WASHINGTON, D.C.—Due to the association of erectile dysfunctional (ED) with coronary artery disease (CAD), this condition may present a new method of identifying future heart disease, and also a new potential for stenting therapies with careful patient selection, according to a presentation by David E. Kandzari, MD, at the 2011 Cardiovascular Research Technologies (CRT) annual meeting last week.
ED independently predicts cardiovascular disease, demonstrating an approximate increased risk of 40 percent, explained Kandzari, from Piedmont Heart Institute in Atlanta. The development of ED predates the onset of symptomatic cardiovascular atherosclerotic disease by three to five years. Therefore, he said it could become an “important screening tool in our cardiovascular clinics.”
Also, ED is predictive of all-cause mortality; cardiovascular death, MI, stroke and heart failure; and it is at least as predictive as smoking history or family history for premature CAD. Kandzari reported that up to 70 percent of men with CAD have ED.
However, treatments directed toward underlying pathophysiology of ED are limited, particularly for advanced disease, Kandzari explained, despite the fact that the dysfunction is associated with a substantially reduced quality of life for both the patient and his partner. “As the disease progresses, the current treatments don’t address the underlying problem, but only the symptoms,” he said.
Due to the limited experience with treating this patient population, he questioned how to assess potential patients for vascular-directed treatment of ED in a noninvasive manner. Kandzari recommended the Erectile Function Domain Scores, such as the Sexual Encounter Profile (SEP) and the International Index of Erectile Function (IIEF).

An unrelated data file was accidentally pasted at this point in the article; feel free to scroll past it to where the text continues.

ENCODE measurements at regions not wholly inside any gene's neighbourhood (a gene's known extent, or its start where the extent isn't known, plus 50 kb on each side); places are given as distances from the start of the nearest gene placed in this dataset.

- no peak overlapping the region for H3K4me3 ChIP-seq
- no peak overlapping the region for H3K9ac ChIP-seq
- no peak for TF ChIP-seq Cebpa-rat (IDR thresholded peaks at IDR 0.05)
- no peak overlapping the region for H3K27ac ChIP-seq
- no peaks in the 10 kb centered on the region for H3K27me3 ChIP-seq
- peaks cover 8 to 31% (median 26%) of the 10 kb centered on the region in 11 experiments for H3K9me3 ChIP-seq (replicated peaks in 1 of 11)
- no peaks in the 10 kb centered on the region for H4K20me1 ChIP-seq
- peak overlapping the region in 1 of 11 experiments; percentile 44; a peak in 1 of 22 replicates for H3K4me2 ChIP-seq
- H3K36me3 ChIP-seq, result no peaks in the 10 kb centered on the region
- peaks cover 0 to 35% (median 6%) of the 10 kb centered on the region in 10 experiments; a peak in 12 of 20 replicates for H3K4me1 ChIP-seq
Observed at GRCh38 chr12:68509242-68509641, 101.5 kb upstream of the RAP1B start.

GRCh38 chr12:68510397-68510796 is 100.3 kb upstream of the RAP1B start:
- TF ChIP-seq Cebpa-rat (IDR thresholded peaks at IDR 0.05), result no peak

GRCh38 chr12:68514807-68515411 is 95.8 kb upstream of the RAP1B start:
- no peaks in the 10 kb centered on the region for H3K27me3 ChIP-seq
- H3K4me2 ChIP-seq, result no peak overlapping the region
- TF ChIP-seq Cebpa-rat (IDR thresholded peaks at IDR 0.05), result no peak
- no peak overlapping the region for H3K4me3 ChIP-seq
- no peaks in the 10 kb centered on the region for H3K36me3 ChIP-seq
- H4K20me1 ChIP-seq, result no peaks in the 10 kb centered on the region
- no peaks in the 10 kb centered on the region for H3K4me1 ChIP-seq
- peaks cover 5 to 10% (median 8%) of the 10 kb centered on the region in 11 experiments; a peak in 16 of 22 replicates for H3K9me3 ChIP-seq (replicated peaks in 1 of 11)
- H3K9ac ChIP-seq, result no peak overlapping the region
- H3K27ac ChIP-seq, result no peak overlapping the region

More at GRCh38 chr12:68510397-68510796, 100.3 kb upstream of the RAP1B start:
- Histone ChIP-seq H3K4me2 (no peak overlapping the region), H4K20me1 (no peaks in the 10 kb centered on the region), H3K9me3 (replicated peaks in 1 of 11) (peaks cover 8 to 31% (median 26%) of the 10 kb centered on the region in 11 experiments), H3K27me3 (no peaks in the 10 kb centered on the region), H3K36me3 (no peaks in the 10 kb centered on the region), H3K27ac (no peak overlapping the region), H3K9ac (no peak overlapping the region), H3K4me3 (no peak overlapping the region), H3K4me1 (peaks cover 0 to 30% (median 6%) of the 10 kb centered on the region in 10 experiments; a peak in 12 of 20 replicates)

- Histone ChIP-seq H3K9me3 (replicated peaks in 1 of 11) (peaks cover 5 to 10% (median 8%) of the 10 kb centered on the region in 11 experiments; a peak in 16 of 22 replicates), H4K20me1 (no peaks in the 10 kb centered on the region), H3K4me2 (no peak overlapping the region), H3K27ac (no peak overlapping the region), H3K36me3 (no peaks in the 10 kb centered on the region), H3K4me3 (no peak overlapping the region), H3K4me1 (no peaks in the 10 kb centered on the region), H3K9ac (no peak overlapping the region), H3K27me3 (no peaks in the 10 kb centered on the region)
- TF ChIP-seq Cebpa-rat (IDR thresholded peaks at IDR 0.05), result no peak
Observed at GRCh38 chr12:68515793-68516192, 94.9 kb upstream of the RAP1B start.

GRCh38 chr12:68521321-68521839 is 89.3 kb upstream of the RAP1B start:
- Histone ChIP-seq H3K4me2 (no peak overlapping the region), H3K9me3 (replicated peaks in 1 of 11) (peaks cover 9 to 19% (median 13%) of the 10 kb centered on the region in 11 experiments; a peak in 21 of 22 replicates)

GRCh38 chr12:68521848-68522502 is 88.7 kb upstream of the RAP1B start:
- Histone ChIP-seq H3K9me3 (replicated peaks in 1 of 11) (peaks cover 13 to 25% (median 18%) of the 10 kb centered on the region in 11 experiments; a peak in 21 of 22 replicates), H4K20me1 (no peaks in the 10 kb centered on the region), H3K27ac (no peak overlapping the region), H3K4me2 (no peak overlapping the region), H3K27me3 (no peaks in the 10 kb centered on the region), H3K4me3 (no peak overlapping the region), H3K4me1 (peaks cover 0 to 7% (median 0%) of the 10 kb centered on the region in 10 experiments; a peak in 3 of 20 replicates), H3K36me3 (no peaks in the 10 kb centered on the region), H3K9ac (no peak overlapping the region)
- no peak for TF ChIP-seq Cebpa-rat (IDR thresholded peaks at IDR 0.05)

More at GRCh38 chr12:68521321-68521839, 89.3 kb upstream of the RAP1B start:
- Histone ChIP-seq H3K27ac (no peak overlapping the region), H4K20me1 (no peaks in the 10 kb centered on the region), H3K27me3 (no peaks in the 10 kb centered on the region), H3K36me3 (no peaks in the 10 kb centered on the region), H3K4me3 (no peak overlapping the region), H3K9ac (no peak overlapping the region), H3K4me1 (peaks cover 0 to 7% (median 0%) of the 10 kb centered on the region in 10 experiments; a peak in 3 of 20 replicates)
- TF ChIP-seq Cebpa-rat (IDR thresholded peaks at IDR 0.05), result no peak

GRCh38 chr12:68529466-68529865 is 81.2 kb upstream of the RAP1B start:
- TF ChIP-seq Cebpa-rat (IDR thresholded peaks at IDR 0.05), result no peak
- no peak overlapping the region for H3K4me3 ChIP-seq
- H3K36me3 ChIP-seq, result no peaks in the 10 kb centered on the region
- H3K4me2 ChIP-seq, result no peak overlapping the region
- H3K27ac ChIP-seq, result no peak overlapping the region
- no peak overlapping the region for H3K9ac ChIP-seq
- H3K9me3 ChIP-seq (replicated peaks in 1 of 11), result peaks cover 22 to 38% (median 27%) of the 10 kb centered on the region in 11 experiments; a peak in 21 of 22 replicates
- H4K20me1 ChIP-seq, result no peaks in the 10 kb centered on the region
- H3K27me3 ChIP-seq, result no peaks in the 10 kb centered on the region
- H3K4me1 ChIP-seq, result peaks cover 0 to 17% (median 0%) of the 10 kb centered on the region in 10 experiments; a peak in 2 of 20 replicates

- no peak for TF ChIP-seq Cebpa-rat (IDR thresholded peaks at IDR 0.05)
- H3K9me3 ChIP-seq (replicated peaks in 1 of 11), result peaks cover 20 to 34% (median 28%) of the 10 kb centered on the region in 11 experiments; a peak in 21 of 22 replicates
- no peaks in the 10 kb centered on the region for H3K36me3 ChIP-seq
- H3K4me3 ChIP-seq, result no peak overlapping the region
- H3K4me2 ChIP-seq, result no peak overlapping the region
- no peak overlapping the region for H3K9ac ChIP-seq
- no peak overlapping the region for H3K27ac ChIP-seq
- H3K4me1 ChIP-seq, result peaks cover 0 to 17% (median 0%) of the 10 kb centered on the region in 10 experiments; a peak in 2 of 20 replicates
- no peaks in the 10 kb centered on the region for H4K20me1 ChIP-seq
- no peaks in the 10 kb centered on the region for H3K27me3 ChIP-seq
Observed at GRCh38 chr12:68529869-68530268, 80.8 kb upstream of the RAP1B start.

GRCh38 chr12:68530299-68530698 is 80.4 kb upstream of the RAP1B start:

For noninvasive assessment of the vascular etiology for ED, he also recommended intracavernosal injection and duplex ultrasound because of the:
- Gray scale studies to assess corporal fibrosis and cavernosal atherosclerosis;
- Peak systolic flow velocities to assess cavernosal artery insufficiency; and
- End diastolic velocities to assess corporal veno-occlusive capacity.
However, there are several components that complicate the identification of the etiology of ED: the reduction of arterial inflow and the inability to trap blood in the penis (veno-occlusive disease)—as well as the interplay of these factors.
Kandzari suggests the feasibility of percutaneous revascularization with drug-eluting stent for ED will require stenting of the cavernosal arteries fed by the internal pudendal artery (IPA)—which is a tributary of the internal iliac artery. Typically, the IPA , according to Kandzari, is non-tortuous, and relatively easy to access.
The ZEN (zotarolimus-eluting peripheral stent system for the treatment of erectile dysfunction in males with sub-optimal response to PDE5 inhibitors) trial is seeking to evaluate the safety and improved erectile function of pelvic artery stenting in patients who have had suboptimal response to PDE5 inhibitors, including Viagra, Cialis and Levitra. The Medtronic-sponsored trial is concluding in April. “Early experience with ZEN introduces potential to inform ED physiology, predictors of outcome and risk stratification,” he said.
Based on his early experience, Kandzari concluded percutaneous pudendal intervention (PPI) is “feasible and may be achieved with existing catheter-based technologies and techniques with very careful patient selection.”
However, enrollment screening presents unique challenges, but also unique opportunities for patient and healthcare provider education due to the association of ED with cardiovascular disease, he said. “Despite rigorous run-in screening for apparently eligible patients with duplex ultrasonography and patient assessment scores, not all patients may be appropriate, highlighting opportunities for refinements for current noninvasive assessments,” Kandzari pointed out.
“With appropriate patient selection, PPI is associated with promising early clinical success,” he concluded.